Michael Massimi, Rachelle Campigotto, Abbas Attarwala, and Ronald M. Baecker
Reading from devices such as Kindles, Nooks, and tablets (“e-readers”) is an increasingly common practice. A primary reason users purchase e-readers is to read for pleasure, as opposed to reading for work or school purposes. With paper, people sometimes read together from a single book (e.g., reading a bedtime story with a child) – a practice we call partnered reading. This practice, and the goals of e-reading for pleasure more generally, remain underexplored in the HCI literature. This paper contributes findings from a deployment study wherein participants used an e-reader application to read with a partner. These findings (a) provide descriptive accounts of how people use e-readers to read together, and (b) identify opportunities to improve the design of e-readers to support partnered e-reading for pleasure.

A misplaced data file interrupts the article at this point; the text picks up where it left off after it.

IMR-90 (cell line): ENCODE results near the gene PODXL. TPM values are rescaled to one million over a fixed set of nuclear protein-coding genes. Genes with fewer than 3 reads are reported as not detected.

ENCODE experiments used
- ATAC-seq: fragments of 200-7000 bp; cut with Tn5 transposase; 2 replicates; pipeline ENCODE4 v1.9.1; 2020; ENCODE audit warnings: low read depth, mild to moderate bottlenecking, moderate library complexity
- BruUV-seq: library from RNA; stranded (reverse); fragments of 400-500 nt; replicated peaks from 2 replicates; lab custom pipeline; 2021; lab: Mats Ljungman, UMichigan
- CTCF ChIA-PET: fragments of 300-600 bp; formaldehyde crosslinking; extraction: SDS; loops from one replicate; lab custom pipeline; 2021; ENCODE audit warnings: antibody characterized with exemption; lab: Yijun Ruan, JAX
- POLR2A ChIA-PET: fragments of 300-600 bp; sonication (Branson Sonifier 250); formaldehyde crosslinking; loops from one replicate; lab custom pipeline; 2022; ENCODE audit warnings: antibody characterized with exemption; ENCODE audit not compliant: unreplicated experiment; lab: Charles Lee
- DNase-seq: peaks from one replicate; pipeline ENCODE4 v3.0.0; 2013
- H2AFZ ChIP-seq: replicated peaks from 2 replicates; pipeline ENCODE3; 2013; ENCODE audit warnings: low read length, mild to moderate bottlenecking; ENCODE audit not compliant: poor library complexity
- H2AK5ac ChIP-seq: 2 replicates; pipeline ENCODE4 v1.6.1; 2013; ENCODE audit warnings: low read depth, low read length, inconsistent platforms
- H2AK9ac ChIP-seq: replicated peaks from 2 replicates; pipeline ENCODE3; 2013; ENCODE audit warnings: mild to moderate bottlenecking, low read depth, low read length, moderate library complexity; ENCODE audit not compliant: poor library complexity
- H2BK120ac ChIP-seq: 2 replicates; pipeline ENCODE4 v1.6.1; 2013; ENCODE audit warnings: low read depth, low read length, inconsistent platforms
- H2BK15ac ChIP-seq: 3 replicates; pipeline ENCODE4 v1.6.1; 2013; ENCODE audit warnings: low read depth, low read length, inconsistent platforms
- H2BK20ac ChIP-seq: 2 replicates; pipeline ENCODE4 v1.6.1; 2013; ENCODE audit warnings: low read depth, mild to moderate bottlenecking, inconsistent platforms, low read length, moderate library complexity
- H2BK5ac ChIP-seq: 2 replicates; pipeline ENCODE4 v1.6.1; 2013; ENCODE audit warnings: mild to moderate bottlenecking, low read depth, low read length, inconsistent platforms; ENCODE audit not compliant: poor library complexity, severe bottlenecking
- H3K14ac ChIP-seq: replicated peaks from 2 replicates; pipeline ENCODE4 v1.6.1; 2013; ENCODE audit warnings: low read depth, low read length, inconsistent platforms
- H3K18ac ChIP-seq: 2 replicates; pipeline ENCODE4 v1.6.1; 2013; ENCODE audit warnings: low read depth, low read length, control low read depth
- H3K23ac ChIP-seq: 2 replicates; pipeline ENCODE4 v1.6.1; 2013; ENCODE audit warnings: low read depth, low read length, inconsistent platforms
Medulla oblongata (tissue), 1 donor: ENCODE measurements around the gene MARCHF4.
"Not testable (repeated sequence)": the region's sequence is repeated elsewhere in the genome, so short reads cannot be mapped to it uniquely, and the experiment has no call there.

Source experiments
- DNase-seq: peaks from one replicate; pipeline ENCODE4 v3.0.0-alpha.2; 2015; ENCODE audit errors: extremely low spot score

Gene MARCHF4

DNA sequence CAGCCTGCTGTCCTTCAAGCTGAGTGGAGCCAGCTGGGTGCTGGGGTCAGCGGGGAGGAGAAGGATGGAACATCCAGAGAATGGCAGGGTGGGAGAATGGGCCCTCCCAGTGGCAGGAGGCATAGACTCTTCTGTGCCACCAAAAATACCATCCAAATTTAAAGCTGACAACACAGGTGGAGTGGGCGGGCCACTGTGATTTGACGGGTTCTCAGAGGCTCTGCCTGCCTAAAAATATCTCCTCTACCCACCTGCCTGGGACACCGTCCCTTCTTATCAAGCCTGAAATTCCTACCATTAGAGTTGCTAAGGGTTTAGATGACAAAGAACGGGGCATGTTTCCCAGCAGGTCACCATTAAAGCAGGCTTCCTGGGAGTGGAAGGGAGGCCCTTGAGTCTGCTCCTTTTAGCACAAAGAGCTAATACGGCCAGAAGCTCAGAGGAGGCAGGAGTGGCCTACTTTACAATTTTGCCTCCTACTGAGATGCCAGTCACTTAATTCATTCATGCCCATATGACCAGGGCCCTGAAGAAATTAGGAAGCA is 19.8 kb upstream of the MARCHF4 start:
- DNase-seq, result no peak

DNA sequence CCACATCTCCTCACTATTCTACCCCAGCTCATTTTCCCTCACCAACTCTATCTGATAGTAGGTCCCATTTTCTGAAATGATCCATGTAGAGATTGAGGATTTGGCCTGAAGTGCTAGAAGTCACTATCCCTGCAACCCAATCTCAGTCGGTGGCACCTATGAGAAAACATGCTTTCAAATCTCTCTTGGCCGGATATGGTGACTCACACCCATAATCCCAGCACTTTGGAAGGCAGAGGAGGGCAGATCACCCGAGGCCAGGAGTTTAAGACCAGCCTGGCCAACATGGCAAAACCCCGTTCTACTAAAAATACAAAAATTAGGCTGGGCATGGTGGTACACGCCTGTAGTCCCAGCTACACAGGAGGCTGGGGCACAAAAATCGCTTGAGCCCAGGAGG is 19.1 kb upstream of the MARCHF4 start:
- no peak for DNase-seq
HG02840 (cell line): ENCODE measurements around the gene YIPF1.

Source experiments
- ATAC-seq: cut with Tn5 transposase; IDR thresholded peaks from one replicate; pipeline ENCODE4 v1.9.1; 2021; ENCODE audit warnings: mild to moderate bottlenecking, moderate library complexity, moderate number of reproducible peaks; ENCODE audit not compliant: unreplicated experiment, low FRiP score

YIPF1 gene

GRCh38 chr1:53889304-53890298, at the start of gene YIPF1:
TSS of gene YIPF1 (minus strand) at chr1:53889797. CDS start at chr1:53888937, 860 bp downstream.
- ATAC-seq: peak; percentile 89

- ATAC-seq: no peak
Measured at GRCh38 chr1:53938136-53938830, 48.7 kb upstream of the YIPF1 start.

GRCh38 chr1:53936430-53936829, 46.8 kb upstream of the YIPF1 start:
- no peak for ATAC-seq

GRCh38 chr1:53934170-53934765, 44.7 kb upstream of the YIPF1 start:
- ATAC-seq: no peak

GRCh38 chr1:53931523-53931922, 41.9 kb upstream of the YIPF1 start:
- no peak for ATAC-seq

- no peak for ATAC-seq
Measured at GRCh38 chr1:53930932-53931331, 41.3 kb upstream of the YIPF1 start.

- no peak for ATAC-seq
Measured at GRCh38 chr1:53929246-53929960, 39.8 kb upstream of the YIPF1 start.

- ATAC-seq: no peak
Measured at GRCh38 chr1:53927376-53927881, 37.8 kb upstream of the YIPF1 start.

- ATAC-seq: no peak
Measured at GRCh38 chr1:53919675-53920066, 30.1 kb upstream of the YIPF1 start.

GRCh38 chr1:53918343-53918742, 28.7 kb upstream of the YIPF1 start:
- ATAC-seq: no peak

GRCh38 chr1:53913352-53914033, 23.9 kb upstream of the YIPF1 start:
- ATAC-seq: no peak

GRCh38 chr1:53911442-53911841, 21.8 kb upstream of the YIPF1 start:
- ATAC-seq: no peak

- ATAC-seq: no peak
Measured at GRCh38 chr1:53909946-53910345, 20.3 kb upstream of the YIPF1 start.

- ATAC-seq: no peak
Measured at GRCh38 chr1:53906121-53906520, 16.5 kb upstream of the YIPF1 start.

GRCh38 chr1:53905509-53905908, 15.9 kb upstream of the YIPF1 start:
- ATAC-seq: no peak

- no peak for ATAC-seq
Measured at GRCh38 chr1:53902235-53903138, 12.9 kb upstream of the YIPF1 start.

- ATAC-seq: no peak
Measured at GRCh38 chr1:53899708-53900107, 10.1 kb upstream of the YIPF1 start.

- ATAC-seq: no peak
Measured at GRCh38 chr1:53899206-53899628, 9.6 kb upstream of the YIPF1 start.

In INTERACT 2013
Publisher Lecture Notes in Computer Science